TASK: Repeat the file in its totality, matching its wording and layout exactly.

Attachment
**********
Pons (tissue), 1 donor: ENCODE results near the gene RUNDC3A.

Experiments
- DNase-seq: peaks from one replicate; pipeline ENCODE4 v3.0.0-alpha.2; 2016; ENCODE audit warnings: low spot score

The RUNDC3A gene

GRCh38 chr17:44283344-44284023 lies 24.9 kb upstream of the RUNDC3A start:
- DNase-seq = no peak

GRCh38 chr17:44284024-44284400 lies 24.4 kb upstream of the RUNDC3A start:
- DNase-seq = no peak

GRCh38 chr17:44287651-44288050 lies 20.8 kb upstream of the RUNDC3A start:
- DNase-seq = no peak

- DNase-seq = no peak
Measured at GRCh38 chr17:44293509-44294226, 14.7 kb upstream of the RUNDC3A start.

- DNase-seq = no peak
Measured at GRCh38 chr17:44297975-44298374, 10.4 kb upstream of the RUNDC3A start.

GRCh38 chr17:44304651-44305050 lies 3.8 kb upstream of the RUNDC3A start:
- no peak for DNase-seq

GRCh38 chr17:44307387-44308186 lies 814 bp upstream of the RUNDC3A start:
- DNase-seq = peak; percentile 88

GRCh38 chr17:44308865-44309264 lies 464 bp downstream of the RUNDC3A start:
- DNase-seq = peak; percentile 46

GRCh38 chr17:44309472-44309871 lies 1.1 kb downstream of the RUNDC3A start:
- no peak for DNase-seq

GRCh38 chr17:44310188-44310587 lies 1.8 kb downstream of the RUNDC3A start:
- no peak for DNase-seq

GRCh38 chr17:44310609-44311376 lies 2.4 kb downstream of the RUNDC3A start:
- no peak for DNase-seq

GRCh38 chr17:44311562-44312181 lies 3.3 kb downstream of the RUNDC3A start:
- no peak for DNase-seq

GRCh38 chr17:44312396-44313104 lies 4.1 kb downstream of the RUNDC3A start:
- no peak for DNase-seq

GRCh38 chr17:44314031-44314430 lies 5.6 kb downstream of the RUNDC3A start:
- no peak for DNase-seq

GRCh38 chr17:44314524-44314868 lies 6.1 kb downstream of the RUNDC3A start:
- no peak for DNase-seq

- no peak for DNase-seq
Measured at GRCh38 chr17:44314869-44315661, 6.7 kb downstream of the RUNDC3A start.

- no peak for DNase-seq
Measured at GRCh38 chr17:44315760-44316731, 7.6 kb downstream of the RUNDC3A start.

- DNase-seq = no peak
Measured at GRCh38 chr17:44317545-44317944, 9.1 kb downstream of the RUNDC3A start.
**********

Pons (tissue), 1 donor: ENCODE results near the gene RUNDC3A.

Experiments
- DNase-seq: peaks from one replicate; pipeline ENCODE4 v3.0.0-alpha.2; 2016; ENCODE audit warnings: low spot score

The RUNDC3A gene

GRCh38 chr17:44283344-44284023 lies 24.9 kb upstream of the RUNDC3A start:
- DNase-seq = no peak

GRCh38 chr17:44284024-44284400 lies 24.4 kb upstream of the RUNDC3A start:
- DNase-seq = no peak

GRCh38 chr17:44287651-44288050 lies 20.8 kb upstream of the RUNDC3A start:
- DNase-seq = no peak

- DNase-seq = no peak
Measured at GRCh38 chr17:44293509-44294226, 14.7 kb upstream of the RUNDC3A start.

- DNase-seq = no peak
Measured at GRCh38 chr17:44297975-44298374, 10.4 kb upstream of the RUNDC3A start.

GRCh38 chr17:44304651-44305050 lies 3.8 kb upstream of the RUNDC3A start:
- no peak for DNase-seq

GRCh38 chr17:44307387-44308186 lies 814 bp upstream of the RUNDC3A start:
- DNase-seq = peak; percentile 88

GRCh38 chr17:44308865-44309264 lies 464 bp downstream of the RUNDC3A start:
- DNase-seq = peak; percentile 46

GRCh38 chr17:44309472-44309871 lies 1.1 kb downstream of the RUNDC3A start:
- no peak for DNase-seq

GRCh38 chr17:44310188-44310587 lies 1.8 kb downstream of the RUNDC3A start:
- no peak for DNase-seq

GRCh38 chr17:44310609-44311376 lies 2.4 kb downstream of the RUNDC3A start:
- no peak for DNase-seq

GRCh38 chr17:44311562-44312181 lies 3.3 kb downstream of the RUNDC3A start:
- no peak for DNase-seq

GRCh38 chr17:44312396-44313104 lies 4.1 kb downstream of the RUNDC3A start:
- no peak for DNase-seq

GRCh38 chr17:44314031-44314430 lies 5.6 kb downstream of the RUNDC3A start:
- no peak for DNase-seq

GRCh38 chr17:44314524-44314868 lies 6.1 kb downstream of the RUNDC3A start:
- no peak for DNase-seq

- no peak for DNase-seq
Measured at GRCh38 chr17:44314869-44315661, 6.7 kb downstream of the RUNDC3A start.

- no peak for DNase-seq
Measured at GRCh38 chr17:44315760-44316731, 7.6 kb downstream of the RUNDC3A start.

- DNase-seq = no peak
Measured at GRCh38 chr17:44317545-44317944, 9.1 kb downstream of the RUNDC3A start.